It is hard to believe that it was almost ten years ago I witnessed a CNC router in action for the very first time. I was fascinated and simply had to have one! Although I had been in the creative end of the three dimensional sign business for most of my life I didn't really know what I would do with one of these machines - but I just knew it could do fantastic stuff.

Along with the CNC router I discovered the wonderful material called Precision Board and the glues, primers and other companion products they offer. Since then we have gone through many tons of the material using it in most signs and projects we tackle. This journal will chronicle our many adventures both past, present and future. I'll talk from the perspective of someone who pushes these products to the creative limit on a daily basis. I'll be adding to the stories two or three times each week. -dan

Friday, September 7, 2012

Lucky Jim Gold Mine inspiration

The house is a fun project and we've used EnRoute, Precision Board and our MultiCam plenty but lately I've been itching for something a little more creative. With the house we typically don't need one copy of anything but instead keep the router busy making fifty copies of what we need. That is a little too much like production work and that doesn't totally scratch my creative itch after a while. Things have slowed down enough for me to start thinking about some new samples for the display wall.

I've long wanted to do an imaginative piece that incorporated LED lights and even had some ideas in mind. One of those ideas was inspired more than four decades ago when I visited an abandoned gold mine on Quadra Island. It was called Lucky Jim's Gold mine. So that will be my next sample project.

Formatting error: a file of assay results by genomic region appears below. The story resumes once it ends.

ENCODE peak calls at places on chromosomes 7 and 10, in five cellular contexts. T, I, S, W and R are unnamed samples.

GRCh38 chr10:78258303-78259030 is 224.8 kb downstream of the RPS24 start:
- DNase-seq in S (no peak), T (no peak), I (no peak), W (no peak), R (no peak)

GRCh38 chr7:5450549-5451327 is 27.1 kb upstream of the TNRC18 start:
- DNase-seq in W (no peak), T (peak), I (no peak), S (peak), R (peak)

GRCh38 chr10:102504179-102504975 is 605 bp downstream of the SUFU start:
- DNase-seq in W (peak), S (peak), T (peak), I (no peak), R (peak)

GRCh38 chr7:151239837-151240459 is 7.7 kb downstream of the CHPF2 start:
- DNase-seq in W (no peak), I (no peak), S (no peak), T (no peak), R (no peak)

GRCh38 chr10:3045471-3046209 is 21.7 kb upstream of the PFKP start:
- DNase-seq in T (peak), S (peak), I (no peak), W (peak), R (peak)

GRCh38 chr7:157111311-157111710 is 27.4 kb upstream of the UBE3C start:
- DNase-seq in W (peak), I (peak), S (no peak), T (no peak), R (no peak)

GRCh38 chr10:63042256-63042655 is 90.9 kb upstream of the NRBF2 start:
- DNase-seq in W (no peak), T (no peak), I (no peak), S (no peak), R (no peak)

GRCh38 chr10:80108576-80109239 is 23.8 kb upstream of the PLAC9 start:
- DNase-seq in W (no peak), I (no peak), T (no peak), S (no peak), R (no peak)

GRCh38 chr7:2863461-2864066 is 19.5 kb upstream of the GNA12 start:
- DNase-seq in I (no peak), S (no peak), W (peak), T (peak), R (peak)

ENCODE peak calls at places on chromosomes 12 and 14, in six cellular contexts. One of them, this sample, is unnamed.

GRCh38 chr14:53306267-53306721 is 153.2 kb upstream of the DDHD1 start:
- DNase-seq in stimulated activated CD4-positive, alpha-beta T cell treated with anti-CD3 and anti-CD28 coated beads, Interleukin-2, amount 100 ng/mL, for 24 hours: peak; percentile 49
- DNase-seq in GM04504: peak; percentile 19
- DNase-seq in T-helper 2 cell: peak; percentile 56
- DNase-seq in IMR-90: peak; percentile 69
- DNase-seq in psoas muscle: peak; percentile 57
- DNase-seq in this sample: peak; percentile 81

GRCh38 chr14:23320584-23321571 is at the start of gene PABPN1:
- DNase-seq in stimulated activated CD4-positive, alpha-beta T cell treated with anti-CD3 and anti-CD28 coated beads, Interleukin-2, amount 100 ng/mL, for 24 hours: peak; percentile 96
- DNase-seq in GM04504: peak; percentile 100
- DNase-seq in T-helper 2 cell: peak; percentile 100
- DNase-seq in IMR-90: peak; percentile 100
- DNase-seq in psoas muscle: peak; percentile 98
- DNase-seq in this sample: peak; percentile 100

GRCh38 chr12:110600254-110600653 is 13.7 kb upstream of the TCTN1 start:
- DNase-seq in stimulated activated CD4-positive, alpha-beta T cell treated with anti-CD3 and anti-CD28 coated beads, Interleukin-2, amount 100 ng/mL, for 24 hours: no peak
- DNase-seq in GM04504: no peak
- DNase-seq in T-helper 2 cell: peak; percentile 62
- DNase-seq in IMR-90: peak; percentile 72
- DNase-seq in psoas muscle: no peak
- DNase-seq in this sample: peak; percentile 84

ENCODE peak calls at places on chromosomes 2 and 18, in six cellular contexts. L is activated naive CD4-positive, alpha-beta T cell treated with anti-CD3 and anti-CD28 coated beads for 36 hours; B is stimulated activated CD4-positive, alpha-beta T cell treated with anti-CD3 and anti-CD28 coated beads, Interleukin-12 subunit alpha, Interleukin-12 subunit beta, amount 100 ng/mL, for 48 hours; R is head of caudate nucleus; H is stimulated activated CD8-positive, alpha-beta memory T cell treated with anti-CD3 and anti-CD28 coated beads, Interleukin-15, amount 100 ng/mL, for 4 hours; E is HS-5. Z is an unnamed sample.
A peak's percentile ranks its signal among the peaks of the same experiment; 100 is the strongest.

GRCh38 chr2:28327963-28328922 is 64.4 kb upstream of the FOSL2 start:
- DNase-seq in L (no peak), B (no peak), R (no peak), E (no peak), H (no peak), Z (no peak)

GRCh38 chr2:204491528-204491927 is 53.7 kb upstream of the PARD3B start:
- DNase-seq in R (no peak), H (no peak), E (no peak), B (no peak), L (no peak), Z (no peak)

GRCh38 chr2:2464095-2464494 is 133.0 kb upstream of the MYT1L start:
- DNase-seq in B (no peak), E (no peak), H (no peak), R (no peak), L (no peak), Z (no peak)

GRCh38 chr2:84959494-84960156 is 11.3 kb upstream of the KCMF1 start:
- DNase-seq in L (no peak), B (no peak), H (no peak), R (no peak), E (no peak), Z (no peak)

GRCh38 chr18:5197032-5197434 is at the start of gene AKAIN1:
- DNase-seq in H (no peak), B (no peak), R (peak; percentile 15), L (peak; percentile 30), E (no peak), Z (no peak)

Little about the actual mine I saw long ago will make it into the actual piece with the exception of the name... but it is a cool start. I spent a few minutes online looking for images of mine cars. I found two great photos that gave me the information I needed.

I wanted this display piece to be wider than it is tall. I grabbed my sketch book and started scribbling...   I drew the drawing in two pieces, not concerned about fonts, or even scale at this point.

Then I imported the rough and quick sketches into PhotoShop to tidy things up a tad and then assemble the parts into one image. This is close enough to begin the actual design of the piece using vectors.

Because I'm not sure of the final size of the piece (and it does not matter) I'll build the mine car and figure first and then scale the background sections around that. I started with the vectors of the wheel - all work done using the drawing tools in EnRoute. In the next post I'll show how I created the wheel reliefs. 

Stay tuned...